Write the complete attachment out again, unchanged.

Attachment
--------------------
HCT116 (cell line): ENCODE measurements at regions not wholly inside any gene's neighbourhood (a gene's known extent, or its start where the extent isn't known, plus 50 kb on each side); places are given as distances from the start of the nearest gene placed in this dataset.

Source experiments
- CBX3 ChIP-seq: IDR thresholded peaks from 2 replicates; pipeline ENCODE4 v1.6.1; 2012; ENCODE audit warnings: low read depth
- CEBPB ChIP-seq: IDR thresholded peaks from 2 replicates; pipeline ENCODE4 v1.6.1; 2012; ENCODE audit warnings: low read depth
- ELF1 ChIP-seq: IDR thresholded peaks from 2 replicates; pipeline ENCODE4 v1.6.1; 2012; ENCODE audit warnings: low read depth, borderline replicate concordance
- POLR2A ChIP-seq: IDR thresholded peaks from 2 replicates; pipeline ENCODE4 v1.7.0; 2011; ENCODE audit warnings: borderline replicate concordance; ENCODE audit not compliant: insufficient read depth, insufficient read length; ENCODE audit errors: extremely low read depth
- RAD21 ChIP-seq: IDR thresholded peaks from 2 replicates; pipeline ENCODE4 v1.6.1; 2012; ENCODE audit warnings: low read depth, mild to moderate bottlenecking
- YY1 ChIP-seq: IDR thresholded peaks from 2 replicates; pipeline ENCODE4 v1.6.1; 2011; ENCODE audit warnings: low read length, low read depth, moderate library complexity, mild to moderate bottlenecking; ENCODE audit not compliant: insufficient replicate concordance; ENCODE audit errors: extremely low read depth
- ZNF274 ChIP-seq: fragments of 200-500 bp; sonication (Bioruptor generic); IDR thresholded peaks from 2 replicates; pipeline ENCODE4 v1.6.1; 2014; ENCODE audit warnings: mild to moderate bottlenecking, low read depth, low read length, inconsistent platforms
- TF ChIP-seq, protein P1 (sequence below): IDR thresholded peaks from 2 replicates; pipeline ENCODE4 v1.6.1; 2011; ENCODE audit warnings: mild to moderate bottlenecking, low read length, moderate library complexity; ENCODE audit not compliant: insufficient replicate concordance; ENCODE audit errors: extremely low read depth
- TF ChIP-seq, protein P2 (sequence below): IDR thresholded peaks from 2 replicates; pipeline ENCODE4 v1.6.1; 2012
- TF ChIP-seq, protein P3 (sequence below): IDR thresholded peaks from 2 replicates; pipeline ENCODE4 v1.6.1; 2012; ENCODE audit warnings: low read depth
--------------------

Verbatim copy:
HCT116 (cell line): ENCODE measurements at regions not wholly inside any gene's neighbourhood (a gene's known extent, or its start where the extent isn't known, plus 50 kb on each side); places are given as distances from the start of the nearest gene placed in this dataset.

Source experiments
- CBX3 ChIP-seq: IDR thresholded peaks from 2 replicates; pipeline ENCODE4 v1.6.1; 2012; ENCODE audit warnings: low read depth
- CEBPB ChIP-seq: IDR thresholded peaks from 2 replicates; pipeline ENCODE4 v1.6.1; 2012; ENCODE audit warnings: low read depth
- ELF1 ChIP-seq: IDR thresholded peaks from 2 replicates; pipeline ENCODE4 v1.6.1; 2012; ENCODE audit warnings: low read depth, borderline replicate concordance
- POLR2A ChIP-seq: IDR thresholded peaks from 2 replicates; pipeline ENCODE4 v1.7.0; 2011; ENCODE audit warnings: borderline replicate concordance; ENCODE audit not compliant: insufficient read depth, insufficient read length; ENCODE audit errors: extremely low read depth
- RAD21 ChIP-seq: IDR thresholded peaks from 2 replicates; pipeline ENCODE4 v1.6.1; 2012; ENCODE audit warnings: low read depth, mild to moderate bottlenecking
- YY1 ChIP-seq: IDR thresholded peaks from 2 replicates; pipeline ENCODE4 v1.6.1; 2011; ENCODE audit warnings: low read length, low read depth, moderate library complexity, mild to moderate bottlenecking; ENCODE audit not compliant: insufficient replicate concordance; ENCODE audit errors: extremely low read depth
- ZNF274 ChIP-seq: fragments of 200-500 bp; sonication (Bioruptor generic); IDR thresholded peaks from 2 replicates; pipeline ENCODE4 v1.6.1; 2014; ENCODE audit warnings: mild to moderate bottlenecking, low read depth, low read length, inconsistent platforms
- TF ChIP-seq, protein P1 (sequence below): IDR thresholded peaks from 2 replicates; pipeline ENCODE4 v1.6.1; 2011; ENCODE audit warnings: mild to moderate bottlenecking, low read length, moderate library complexity; ENCODE audit not compliant: insufficient replicate concordance; ENCODE audit errors: extremely low read depth
- TF ChIP-seq, protein P2 (sequence below): IDR thresholded peaks from 2 replicates; pipeline ENCODE4 v1.6.1; 2012
- TF ChIP-seq, protein P3 (sequence below): IDR thresholded peaks from 2 replicates; pipeline ENCODE4 v1.6.1; 2012; ENCODE audit warnings: low read depth